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Courage & Vulnerability

Thursday, 29 August 2013


One Diamond, One Heart - Smashing Pumpkins (mp3)

Sea Diver - Mott the Hoople (mp3)

Wherein we discuss the power of vulnerability and shame, surviving child sexual abuse, and good dogs, but not in that order.

Here’s when I love my dog the most. We’ll be playing -- I’m the only person in the house who really plays with the dog the way dogs want to be played with. I'm the harshest disciplinarian, but also the most fun. My hand becomes a spider or some creature with a life of its own, and Chip treats it as such. He paws and jumps and bites at it in ways he would never do with any other part of my body.

Chip, a small terrier-sized mutt, isn’t comfortable doing this game with one of my feet. I think because feet are riskier. More damage can be done unintentionally with a foot, at least when that foot is attached to my leg. Also, he won’t play the game with any of my children in physical proximity. When they try to play the same game, he won’t do it, I think because he cannot relinquish his role as their protector. (Which is kinda funny, since he’s a crappy protector. Terrier-sized mutts ain't the best bet for protecting stuff.)

Whenever I have to tell him we’re done, that the roughhousing is over, I just pat the floor gently, and Chip crawls over to me and rolls over. It’s his way of showing that he knows I’m the Alpha Dog, but I don’t love my dog the most in that moment because he recognizes my superiority, but rather because of the vulnerability on display.

He trusts I won’t hurt him.

This morning, thanks to a link from NPR on Twitter, I discovered Brene Brown, a researcher whose two TED talks have been viewed millions of times over. Her research has focused on two key interrelated concepts: vulnerability and shame. Her knowledge is stunning and her delivery masterful.

I needed to hear Brene Brown this week. Finding her was one of those glorious moments of kismet where the food of her words and voice fell from the Internet heavens into my lap, like Manna.

You see, the past week on TheAtlantic.com has been, like, Pedophile Week or something. First they had an article by what is a “good pedophile.” It’s a terribly uncomfortable read, which obviously means it’s important... even if I couldn't bring myself to finish it. That piece was followed -- wisely -- by an article looking to explore the issue of pedophilia not as a predator or victim, but as a knowledgeable, mostly-dispassionate researcher.

Finally, they concluded with the most moving of all, an essay from the wife of a survivor of child sexual abuse. The article is brave because it acknowledges vulnerability and weakness in a person to whom we are most want to give wide berth and understanding, and who better to be frank and blunt in an unflinching (but loving) way than a spouse?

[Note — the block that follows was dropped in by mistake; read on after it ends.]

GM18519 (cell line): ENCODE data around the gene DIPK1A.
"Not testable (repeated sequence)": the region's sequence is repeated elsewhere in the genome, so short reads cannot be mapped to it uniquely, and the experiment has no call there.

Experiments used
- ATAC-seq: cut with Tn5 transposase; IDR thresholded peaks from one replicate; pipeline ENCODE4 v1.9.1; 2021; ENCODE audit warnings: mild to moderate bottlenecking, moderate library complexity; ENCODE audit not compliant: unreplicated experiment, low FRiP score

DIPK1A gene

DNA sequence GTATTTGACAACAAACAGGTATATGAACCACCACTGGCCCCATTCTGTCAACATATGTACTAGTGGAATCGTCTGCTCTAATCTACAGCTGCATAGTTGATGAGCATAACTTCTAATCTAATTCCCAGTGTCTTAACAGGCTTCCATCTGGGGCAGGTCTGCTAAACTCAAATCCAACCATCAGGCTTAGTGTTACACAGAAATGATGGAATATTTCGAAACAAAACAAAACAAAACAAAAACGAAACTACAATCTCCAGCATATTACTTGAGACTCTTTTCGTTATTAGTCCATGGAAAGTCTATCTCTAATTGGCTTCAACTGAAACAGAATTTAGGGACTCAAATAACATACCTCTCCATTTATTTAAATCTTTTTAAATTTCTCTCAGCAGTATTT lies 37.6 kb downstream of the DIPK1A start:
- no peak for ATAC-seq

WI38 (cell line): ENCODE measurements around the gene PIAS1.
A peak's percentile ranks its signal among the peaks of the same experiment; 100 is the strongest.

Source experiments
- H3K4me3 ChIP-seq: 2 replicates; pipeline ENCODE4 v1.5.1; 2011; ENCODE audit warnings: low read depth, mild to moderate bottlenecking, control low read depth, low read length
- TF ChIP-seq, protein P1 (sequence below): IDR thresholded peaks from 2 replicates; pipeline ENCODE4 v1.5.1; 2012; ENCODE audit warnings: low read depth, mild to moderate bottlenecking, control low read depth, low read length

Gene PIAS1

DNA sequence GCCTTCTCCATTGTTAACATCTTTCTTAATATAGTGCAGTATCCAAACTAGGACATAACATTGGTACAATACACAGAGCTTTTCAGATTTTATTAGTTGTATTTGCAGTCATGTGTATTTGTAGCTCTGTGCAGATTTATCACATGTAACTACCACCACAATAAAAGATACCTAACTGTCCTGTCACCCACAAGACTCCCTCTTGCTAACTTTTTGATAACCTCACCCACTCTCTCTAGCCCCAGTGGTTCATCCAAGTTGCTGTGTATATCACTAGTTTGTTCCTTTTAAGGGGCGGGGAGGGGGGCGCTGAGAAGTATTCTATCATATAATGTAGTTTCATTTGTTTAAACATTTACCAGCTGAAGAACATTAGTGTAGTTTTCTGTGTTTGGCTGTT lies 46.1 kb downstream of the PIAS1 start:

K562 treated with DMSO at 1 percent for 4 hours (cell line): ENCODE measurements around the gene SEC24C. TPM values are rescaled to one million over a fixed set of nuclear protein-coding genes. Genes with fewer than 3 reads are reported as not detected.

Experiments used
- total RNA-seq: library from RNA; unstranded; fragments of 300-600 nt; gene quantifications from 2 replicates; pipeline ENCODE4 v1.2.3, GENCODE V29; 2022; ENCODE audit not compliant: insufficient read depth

(Disclosure for non-regulars: As many as one in six boys and male teens in America are sexually abused. I am but one of millions, and I am OK, wanting neither pity nor admiration, but in light of all these topics, this fact seems inescapably crucial to it all.)

Like most of life, it is in the chemical combination of many experiences where the greatest comforts and revelations emerge. Reading the story of that husband, struggling but surviving, and his amazing wife, and then following that up (albeit unintentionally) with Brene Brown’s talks, gave me a feeling of tremendous pride and empowerment.

As Brown says so beautifully, shame is what makes us human, but it is oh so destructive. Vulnerability might be an area our culture must continue working on, but it’s oh so vital. Vulnerability isn’t a prized trait if it’s not used judiciously. Being vulnerable all the time to all people in all ways isn’t admirable anymore than being incapable of it.

While I have enough flaws that it would take me a dozen lifetimes to dent the stack, I can at least rest my head in the comforting thought that I have worked through much of my shame, and I have never sacrificed my willingness to let myself be vulnerable in the right settings.

Sometimes we need reminders that we’re all right, that we are doing some things well, that we might be fortunate enough to have someone (or several someones) who love us enough to stand by us in our darkest times, our most vulnerable times, our most flawed times. And sometimes, even those of us who somehow have all of these blessings, who have so much that they should never be able to lose sight of it all, sometimes even they need reminders.

Millions have watched Brown’s 20-minute talks. What an amazing gift she has given, a talk all but guaranteed to allow a listener to walk away feeling better about themselves and about humanity, a priceless reminder to a countless audience.

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